Date of Award

Spring 1999

Document Type

Dissertation

Degree Name

Doctor of Psychology (PsyD)

Department

Psychology

Committee Director

Suzanne Getz Gregg

Committee Member

J. D. Ball

Committee Member

Monica Crawford

Committee Member

Gretchen leFever

Committee Member

Barbara Winstead

Abstract

While a great deal of research focuses on representations of attachment, behavioral disorders, and life stress separately, research integrating these concepts has just recently begun (DeKlyen, 1996). The current study focuses on the links between transgenerational attachment, life stress, maternal psychopathology, and the development of behavior problems in preschool boys. Participants included 52 mothers of preschool boys (Mean Age = 56 months) who attended private preschool (N = 23) or a Head Start Program (N = 29). Participants completed a battery of assessment instruments including the Attachment Style Inventory (ASI) (Sperling & Berman, 1991), the Q-Set (Waters & Deane, 1985), the Parenting Stress Index (PSI) (Abidin, 1983), the Brief Symptom Inventory (BSI) (Derogatis, 1982), and the Child Behavior Checklist (CBCL) (Achenbach & Edelbrock, 1983). As predicted, child attachment security was found to be significantly correlated with child behavior problems ( p < .01). Chi-square analyses indicated that children with internalizing and externalizing behavior problems are more likely to have mothers with psychopathology (p < .05 and p < .01, respectively). Though there was a significant correlation between total dyadic stress and child attachment security (p < .01), there was not a significant relationship between life stress and child attachment security. A Pearson r indicated that higher levels of total dyadic stress were significantly correlated with behavior problems (p < .01), while level of life stress was not. Regression analyses indicated that total dyadic stress was the only singular variable significantly related to the development of externalizing (p < .0001) and internalizing (p < .01) behavior problems, and child attachment security (p < .001), while maternal psychopathology and attachment security were not. The current study did not exhibit a significant relationship between maternal attachment classification and child behavioral difficulties or child attachment security. No significant relationship between maternal psychopathology and child attachment security was revealed. No significant differences between the Head Start and Private Day Care populations were found in relation to behavior problems and child attachment security. Results indicate that in order to assess child attachment and child behavioral problems, the level of stress impacting the family must be considered. Alleviating the degree of stress impacting at-risk families through psychoeducational programs, parent counseling, and the enhancement of support networks could help alleviate later behavior problems and assist in the development of secure attachment relationships. To better understand the relationship between transgenerational attachment, life stress, and the development of childhood behavior problems, a larger investigation utilizing a high risk population is needed.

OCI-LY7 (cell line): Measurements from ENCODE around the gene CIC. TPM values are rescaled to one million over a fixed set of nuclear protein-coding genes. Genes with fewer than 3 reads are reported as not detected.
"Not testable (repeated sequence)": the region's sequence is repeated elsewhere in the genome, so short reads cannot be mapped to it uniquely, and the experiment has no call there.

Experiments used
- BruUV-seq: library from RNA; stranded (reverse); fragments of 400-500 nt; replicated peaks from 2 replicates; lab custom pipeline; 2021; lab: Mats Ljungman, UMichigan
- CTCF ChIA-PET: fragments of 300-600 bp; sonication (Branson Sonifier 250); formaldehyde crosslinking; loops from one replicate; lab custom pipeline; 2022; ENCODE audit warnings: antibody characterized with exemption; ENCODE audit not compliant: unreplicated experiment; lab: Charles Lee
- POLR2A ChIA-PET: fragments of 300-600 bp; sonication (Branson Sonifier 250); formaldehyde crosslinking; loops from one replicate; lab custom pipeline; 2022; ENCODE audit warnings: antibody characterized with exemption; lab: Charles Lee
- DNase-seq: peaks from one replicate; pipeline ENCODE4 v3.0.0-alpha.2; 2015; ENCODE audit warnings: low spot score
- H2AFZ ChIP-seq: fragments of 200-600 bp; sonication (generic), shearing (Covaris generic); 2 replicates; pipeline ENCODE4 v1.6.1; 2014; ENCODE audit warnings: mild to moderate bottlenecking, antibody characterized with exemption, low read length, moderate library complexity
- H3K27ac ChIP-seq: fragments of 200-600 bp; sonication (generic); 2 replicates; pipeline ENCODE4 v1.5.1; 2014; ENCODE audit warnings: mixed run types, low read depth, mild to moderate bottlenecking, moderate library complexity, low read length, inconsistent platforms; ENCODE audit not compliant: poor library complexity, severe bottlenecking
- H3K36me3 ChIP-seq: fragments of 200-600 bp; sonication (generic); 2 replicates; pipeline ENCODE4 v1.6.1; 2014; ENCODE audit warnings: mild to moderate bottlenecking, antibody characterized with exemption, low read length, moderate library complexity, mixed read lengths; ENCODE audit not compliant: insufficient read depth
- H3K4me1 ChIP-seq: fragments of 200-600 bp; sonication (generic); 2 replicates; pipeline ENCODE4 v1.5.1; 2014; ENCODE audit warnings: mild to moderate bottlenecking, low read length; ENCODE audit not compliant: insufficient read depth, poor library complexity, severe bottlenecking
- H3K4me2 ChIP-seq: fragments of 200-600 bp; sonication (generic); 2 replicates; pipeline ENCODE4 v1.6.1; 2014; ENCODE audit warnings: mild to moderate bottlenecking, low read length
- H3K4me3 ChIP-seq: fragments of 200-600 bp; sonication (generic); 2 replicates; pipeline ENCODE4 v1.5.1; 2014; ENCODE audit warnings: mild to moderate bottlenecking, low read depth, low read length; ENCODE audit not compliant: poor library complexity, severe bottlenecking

Comments

A Dissertation Submitted to the Faculties of The College of William and Mary, Eastern Virginia Medical School, Norfolk State University, and Old Dominion University in Partial Fulfillment of the Requirements for the Degree of Doctor of Psychology in Clinical Psychology through the Virginia Consortium Program in Clinical Psychology.

DOI

10.25777/38k9-e427

ISBN

9780599285248

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